• Make sure to take care of yourself. Colic can be exasperating. Enlist help from family and friends who can provide you with a brief reprieve.
  • Soothe her in other ways. Try swaddling her tightly in a blanket. Sing to her. Walk her around the room to soft music. Consider massaging your baby.
  • Make some noise – white noise. The hum of a dryer or a vacuum cleaner can help settle some colicky infants. But be careful where you put the baby if you use a dryer. Never place the baby on top of a dryer, only beside it.

What Can A Newborn Do?

newborn babyAlthough a newborn baby does not appear very active, there is actually a great deal of brain activity going on. And many new parents wonder just what is going on inside that adorable little sleepy head. It might surprise you how much is happening as your baby’s brain takes in the world with all it’s sights and sounds.

Infants at this age can focus clearly on an object eight to ten inches from their eyes. This is exactly the distance between the baby and the mother’s (or father’s) face during feeding. You may notice your baby trying to make eye contact with you during this time. This is because babies react to the human face (or even a drawing of a face) during this time period more than any other shape. They are most drawn to the eyes. Smiling and making faces at your new arrival is the best stimulation you can do – and it’s fun too!

At this age, babies are good imitators and they will try to mimic your facial movements (open mouth, stick out tongue). In addition to the human face, babies also enjoy sharply contrasting colors, large squares, bright lights and round shapes. Moving objects are more attractive than still ones.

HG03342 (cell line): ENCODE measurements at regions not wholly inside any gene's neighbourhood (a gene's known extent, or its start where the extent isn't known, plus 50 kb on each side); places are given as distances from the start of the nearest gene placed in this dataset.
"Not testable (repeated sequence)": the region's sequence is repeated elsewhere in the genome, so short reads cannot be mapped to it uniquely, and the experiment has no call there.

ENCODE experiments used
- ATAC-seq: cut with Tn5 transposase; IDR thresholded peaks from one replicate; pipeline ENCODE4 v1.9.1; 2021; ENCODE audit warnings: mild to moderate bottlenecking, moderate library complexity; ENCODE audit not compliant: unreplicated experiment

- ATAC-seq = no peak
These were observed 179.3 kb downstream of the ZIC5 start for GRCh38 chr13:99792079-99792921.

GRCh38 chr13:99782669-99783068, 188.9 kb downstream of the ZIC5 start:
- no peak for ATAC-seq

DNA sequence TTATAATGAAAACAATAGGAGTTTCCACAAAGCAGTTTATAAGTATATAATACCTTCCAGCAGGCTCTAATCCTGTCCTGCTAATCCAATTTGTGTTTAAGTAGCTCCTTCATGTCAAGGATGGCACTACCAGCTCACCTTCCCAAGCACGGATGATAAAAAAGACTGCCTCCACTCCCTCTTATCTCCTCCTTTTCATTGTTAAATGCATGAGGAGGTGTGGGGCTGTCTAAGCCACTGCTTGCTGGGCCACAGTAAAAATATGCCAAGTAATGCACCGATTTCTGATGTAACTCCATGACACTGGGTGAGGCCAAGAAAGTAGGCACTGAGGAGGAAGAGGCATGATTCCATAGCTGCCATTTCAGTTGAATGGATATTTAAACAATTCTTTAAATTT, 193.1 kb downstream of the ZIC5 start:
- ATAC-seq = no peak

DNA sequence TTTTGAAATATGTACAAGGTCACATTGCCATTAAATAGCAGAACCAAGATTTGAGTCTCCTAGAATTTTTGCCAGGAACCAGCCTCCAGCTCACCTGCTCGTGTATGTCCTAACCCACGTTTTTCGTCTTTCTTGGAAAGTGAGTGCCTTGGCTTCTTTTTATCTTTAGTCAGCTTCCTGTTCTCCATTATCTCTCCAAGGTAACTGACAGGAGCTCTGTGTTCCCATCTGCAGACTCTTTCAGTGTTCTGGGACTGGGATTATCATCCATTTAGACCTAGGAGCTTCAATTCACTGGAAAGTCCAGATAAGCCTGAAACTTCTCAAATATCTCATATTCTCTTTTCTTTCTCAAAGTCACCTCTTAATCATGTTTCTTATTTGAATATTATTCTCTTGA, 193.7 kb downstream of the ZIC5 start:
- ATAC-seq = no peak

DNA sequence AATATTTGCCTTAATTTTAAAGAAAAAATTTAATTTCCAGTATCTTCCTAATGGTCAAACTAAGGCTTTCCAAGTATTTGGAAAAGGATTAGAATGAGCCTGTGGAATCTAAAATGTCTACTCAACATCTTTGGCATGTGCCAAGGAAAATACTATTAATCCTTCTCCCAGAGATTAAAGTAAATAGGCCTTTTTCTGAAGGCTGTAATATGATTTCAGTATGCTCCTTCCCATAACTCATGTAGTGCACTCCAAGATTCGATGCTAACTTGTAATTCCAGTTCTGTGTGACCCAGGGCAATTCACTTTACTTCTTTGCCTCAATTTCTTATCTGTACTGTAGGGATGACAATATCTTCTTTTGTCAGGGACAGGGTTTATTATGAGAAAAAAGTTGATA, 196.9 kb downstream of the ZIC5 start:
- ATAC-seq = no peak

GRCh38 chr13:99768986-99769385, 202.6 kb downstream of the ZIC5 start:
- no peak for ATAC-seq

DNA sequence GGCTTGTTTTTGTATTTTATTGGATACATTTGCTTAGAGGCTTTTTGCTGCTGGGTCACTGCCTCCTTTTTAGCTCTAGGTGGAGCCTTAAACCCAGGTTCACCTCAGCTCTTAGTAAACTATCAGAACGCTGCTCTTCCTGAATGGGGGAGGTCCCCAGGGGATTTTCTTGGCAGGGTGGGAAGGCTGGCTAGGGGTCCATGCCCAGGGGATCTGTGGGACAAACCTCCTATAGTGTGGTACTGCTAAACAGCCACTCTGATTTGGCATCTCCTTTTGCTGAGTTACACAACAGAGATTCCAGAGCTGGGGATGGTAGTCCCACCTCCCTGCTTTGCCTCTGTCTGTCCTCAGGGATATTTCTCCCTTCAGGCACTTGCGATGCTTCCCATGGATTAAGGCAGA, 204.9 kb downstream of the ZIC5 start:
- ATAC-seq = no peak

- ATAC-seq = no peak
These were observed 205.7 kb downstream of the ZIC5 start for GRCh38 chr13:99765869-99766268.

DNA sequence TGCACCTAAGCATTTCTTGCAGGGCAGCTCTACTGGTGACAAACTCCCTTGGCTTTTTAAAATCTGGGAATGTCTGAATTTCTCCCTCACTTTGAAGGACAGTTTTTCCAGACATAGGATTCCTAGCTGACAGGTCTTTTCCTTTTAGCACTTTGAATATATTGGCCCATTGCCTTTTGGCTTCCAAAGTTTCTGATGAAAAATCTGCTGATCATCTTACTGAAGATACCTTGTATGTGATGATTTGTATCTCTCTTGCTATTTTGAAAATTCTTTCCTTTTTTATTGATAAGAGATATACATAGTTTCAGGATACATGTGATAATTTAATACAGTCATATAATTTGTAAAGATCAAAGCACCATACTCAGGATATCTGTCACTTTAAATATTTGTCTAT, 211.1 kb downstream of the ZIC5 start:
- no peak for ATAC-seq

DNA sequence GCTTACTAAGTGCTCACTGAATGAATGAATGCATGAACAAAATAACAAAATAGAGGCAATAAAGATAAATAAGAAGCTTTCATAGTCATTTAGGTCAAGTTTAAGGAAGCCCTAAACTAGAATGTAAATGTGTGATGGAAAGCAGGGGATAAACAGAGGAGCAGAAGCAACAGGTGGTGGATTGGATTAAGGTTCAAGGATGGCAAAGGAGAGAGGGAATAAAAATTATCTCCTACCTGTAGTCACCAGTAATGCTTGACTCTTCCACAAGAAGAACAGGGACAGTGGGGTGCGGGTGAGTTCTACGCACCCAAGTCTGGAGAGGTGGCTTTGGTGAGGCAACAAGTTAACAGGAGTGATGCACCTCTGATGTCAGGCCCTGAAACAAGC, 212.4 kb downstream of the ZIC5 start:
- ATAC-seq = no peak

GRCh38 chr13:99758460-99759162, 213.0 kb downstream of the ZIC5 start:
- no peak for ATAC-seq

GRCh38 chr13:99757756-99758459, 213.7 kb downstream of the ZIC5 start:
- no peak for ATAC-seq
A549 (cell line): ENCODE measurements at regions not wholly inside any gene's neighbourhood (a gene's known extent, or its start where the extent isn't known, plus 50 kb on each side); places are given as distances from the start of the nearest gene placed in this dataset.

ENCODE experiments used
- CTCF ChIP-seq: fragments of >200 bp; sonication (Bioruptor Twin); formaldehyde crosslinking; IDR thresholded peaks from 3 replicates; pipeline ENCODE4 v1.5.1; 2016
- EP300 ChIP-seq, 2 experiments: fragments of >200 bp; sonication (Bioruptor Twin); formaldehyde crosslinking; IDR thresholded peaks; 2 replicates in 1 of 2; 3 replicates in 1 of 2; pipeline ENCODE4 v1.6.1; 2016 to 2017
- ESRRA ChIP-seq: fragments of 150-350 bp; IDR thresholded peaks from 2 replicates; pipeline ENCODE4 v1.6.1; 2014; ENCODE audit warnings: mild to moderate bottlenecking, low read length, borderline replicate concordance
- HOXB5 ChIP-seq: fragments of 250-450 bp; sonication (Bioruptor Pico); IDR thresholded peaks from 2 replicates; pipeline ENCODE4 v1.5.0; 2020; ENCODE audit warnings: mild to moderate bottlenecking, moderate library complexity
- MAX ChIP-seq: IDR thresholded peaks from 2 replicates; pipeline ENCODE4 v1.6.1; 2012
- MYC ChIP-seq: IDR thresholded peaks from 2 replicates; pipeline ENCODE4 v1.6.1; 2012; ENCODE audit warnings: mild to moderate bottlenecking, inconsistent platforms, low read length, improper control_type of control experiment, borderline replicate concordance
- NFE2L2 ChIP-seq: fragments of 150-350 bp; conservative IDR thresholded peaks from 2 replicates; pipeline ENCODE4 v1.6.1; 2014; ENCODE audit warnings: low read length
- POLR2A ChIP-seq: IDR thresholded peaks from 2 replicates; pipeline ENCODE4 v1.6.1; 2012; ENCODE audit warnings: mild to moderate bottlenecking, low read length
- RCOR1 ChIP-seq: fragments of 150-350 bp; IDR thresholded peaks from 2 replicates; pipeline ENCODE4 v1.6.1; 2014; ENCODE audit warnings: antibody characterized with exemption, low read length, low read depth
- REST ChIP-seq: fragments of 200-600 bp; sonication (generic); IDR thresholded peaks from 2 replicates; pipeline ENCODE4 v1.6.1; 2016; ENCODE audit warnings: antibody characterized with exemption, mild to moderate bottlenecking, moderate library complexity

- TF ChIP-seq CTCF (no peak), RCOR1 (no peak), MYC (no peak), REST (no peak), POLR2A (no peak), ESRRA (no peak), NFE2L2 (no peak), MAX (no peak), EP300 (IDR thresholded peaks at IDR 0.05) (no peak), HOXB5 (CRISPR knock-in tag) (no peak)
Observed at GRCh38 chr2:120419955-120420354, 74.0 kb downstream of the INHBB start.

There are also reflexes that every new baby will have during the first weeks of life. One that you may have noticed is the startle reflex. This occurs whenever the baby hears a loud noise or moves suddenly downward. Both arms will move out and then in, and the baby may grimace or cry. This is a normal reaction. Another reflex is to grasp his tiny hand around your finger. It’s a great way to connect with your baby. If you place your finger on the bottom of his foot, the toes will try to do the same.

Babies usually smile by two months of age. This can occur earlier and I will never argue with the grandmother who claims the baby smiled at one week of age. But most babies are at least six weeks old before they can smile in response to something (such as another smiling face.)

Touching, cuddling and holding are all important stimuli to your baby. They are a form of communication, which will often calm a fussy baby. When a baby is crying and upset, he will have some capacity to quiet himself by hand-to-mouth activities. This may range from brief swipes of the hand to the mouth to actual thumb sucking.

You should be able to use some of this information as well as your own observations to console your baby and to interact with him in a positive, stimulating way. Be careful not to over stimulate! If you see your baby start to look away, it might be time to decrease the stimulation and allow the baby to rest. Remember to relax and enjoy your baby!

Baby Blues & Postpartum Depression

baby_bluesAlthough the birth of a child is supposed to be a happy time, for some women it may be just the opposite as they are suddenly overcome by feelings of depression or anxiety.